Sunday 23 September 2012

Popular - You are one cynical, never-born teen.

Popular: 2x10 The Consequences of Falling. 
Harrison: You’re born, you search for meaning, and you end up understanding nothing, yet feeling lots of pain. That’s it, that’s what life is, and in the end all what’s left of you is a box, a box of meaningless mementos somebody else has to clean up, get out of the way for next meaningless life they’re rolling in.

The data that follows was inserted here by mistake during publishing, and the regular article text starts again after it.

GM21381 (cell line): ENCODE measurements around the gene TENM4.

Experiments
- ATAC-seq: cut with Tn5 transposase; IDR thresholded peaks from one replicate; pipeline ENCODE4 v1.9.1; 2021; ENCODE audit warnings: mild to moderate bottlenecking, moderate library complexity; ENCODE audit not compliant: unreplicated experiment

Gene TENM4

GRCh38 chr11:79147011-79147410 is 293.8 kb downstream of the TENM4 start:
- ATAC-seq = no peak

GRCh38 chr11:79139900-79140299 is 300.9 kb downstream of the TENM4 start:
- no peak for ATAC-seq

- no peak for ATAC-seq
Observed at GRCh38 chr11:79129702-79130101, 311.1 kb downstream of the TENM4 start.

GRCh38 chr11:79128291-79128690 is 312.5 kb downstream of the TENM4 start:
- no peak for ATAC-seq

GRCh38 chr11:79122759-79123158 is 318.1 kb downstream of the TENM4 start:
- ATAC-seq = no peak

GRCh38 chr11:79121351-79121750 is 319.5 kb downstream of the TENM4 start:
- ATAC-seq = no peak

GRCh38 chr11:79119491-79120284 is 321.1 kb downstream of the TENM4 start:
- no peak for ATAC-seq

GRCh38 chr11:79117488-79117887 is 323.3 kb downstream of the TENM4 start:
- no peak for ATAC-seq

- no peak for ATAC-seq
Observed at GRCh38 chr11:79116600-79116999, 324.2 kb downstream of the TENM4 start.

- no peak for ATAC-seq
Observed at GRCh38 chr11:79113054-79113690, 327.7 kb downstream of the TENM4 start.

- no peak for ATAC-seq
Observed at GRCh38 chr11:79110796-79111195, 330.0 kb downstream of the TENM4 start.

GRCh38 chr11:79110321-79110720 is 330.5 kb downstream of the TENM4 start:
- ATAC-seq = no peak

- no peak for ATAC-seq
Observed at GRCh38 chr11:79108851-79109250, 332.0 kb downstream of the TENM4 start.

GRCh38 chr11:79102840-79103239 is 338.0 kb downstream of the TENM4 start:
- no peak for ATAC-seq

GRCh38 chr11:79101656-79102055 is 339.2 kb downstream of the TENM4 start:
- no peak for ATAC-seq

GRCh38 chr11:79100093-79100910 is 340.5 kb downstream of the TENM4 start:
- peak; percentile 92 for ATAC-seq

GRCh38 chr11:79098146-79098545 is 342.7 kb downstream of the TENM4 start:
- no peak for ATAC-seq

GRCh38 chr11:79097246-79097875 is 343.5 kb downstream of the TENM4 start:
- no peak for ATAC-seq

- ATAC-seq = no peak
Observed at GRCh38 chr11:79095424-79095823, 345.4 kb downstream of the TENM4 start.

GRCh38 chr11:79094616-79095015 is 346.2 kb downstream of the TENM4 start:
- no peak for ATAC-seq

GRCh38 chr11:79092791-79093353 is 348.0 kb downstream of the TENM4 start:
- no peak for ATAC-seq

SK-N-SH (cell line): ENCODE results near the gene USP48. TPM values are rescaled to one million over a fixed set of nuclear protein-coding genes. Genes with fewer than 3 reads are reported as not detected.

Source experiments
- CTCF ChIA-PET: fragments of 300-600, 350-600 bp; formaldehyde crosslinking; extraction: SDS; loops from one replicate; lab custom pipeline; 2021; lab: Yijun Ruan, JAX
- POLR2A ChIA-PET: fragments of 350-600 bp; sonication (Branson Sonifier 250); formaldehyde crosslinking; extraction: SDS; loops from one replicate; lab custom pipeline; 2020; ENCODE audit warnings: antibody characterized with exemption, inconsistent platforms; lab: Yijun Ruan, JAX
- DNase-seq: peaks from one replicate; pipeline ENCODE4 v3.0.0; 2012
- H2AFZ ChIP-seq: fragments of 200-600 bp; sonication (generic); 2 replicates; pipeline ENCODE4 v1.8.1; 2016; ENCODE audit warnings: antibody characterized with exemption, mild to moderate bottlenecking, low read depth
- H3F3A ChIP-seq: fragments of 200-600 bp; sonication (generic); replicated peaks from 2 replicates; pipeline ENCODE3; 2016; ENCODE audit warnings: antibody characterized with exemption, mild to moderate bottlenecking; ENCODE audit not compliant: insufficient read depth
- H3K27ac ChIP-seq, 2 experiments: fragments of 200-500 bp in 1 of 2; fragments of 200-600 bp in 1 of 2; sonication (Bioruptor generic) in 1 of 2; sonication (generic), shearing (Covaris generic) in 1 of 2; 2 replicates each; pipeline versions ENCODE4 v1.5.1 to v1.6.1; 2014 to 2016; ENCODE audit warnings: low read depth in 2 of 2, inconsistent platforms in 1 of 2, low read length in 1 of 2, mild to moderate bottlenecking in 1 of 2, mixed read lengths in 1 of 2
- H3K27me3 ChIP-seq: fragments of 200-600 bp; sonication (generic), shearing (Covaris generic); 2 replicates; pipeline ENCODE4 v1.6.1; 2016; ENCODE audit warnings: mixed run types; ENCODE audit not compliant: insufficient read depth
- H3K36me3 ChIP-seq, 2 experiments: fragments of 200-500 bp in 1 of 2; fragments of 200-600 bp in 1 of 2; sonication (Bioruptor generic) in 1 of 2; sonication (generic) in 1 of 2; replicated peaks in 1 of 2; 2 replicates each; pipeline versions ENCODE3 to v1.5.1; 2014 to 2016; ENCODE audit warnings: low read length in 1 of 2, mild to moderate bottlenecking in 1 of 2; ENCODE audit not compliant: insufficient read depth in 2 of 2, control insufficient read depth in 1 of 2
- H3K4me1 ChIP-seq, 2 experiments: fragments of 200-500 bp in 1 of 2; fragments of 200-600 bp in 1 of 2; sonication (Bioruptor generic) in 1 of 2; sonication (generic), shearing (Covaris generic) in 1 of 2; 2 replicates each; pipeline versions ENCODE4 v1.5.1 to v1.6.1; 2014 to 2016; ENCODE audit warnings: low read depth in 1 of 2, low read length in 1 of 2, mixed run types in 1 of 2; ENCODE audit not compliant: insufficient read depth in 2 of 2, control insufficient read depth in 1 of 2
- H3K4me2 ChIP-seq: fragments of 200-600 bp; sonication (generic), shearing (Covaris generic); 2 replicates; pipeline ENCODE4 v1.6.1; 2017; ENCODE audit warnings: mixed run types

Remember when I used to get really angry about episodes of Popular and the reviews would just be lists of things that I disliked? WELL. Ryan Murphy’s The Consequences of Falling is sort of like that, which is weird, because it continues the tradition of magical Christmas episodes and I absolutely loved the last one (it might be my favourite episode of this show, period), except that I really liked the frame for the magical part, and the frame fit last year’s episode really well. Someone really amazing and thoughtful recently linked me to the audio commentary for an episode I had a rage blackout about – and I think the problem is me, really. The problem is that I’m not willing to just let it all go and enjoy the humour, the absurdity of it all, because what I love about Popular is when it creates meaningful moments and shows how much the characters grow and how they bring out the worst and the best in each other. And I guess the point is that with any show created by this guy, it’s important to remember that there are occasional episodes where it’s mostly about people having fun – the cast having fun with the scenes, the writers just going wild because there are no artificial limitations on what they can do in terms of absurdity.